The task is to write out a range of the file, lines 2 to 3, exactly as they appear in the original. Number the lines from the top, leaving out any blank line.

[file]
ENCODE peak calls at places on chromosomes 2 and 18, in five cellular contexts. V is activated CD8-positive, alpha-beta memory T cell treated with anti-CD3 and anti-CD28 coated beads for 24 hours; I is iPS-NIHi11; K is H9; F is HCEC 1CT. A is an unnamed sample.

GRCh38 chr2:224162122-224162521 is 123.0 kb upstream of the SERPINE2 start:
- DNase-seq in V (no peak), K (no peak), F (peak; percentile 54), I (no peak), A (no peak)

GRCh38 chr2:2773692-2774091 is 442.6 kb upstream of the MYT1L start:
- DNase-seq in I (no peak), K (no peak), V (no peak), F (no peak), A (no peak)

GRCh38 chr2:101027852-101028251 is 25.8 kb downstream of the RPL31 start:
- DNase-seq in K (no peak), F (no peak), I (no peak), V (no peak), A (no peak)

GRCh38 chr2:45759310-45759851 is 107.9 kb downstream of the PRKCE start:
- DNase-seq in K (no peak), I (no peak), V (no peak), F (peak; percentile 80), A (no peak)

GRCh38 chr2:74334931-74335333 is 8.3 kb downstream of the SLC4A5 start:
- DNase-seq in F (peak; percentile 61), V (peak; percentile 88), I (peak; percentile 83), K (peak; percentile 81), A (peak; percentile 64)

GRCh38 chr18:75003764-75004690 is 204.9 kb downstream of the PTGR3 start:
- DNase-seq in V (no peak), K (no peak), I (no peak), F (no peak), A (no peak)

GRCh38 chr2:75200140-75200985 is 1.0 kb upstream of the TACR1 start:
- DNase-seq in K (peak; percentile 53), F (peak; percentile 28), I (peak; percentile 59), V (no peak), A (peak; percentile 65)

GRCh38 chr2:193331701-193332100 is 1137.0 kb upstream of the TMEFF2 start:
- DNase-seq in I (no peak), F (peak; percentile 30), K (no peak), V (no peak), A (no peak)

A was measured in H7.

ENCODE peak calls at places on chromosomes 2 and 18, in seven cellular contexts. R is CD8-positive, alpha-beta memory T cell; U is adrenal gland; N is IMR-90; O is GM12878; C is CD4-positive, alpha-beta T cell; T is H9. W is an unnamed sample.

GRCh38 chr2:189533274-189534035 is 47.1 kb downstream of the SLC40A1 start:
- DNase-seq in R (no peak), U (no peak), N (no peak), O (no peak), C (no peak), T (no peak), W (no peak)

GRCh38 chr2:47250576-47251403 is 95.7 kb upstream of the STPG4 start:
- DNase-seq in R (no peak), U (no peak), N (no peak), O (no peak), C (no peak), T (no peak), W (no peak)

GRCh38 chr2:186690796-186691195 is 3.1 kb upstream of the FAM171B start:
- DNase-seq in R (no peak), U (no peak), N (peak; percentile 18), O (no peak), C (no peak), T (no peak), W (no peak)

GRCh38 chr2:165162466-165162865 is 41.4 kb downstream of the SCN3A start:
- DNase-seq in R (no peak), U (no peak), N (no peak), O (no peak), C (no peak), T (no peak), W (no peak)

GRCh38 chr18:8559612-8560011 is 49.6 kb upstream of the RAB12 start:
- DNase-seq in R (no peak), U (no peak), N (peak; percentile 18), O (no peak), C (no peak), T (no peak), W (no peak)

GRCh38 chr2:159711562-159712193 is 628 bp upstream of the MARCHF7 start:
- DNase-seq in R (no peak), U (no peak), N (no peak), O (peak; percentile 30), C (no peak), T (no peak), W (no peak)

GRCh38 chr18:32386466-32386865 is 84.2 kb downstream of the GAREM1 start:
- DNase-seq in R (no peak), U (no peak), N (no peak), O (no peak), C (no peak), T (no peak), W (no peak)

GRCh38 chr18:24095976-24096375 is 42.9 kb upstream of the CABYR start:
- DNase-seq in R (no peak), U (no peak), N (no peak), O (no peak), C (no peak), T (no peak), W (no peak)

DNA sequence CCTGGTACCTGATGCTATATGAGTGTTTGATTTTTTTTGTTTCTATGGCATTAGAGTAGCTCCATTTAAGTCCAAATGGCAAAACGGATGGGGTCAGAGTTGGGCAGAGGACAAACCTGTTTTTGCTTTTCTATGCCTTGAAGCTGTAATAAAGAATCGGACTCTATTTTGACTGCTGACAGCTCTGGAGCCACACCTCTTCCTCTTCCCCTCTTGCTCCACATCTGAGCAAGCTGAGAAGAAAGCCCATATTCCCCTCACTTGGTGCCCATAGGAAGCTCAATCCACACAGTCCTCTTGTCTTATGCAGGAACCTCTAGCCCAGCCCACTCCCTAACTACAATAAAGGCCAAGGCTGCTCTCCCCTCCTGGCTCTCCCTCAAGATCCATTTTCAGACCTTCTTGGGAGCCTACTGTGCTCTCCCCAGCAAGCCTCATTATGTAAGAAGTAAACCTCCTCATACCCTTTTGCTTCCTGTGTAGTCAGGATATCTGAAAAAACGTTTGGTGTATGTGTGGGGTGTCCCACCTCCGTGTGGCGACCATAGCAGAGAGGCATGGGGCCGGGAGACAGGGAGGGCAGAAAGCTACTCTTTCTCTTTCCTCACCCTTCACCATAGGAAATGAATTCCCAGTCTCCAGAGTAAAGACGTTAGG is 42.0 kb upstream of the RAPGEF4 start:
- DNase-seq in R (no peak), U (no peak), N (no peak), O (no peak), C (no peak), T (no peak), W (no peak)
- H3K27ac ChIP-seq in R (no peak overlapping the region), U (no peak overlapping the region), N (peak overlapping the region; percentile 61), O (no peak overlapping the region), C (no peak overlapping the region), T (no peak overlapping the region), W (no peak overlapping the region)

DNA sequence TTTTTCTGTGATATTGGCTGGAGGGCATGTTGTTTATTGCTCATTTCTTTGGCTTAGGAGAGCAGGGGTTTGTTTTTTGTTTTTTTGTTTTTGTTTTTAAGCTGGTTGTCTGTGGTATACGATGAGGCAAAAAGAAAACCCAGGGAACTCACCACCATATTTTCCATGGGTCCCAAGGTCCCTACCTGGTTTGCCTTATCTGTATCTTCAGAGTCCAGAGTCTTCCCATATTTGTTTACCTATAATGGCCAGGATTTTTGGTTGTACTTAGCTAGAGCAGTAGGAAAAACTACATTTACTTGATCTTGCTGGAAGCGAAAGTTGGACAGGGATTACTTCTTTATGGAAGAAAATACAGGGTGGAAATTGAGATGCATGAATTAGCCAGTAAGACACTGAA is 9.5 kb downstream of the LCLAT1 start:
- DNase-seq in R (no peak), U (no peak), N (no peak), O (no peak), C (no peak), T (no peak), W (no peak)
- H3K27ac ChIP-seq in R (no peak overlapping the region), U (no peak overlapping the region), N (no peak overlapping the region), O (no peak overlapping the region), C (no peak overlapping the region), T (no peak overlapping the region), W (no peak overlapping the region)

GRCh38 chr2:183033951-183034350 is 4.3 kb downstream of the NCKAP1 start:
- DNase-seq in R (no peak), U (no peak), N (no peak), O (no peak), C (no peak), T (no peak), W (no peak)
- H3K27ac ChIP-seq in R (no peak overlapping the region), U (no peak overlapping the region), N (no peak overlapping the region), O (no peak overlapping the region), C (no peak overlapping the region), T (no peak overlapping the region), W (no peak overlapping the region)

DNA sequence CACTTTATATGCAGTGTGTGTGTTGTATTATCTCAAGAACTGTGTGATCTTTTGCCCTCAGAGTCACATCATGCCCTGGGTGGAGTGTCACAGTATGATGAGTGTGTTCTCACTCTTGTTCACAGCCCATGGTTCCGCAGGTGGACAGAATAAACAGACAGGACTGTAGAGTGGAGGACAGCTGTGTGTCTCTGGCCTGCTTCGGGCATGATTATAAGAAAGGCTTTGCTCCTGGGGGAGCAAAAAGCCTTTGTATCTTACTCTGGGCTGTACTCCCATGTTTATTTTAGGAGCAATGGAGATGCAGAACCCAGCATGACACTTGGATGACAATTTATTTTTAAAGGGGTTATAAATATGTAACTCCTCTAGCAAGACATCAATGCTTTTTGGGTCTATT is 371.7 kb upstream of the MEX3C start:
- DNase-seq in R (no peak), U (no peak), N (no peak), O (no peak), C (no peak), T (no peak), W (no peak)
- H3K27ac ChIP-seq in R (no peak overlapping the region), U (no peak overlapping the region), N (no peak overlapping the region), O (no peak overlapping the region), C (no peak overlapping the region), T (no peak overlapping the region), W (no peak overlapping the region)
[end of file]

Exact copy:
GRCh38 chr2:224162122-224162521 is 123.0 kb upstream of the SERPINE2 start:
- DNase-seq in V (no peak), K (no peak), F (peak; percentile 54), I (no peak), A (no peak)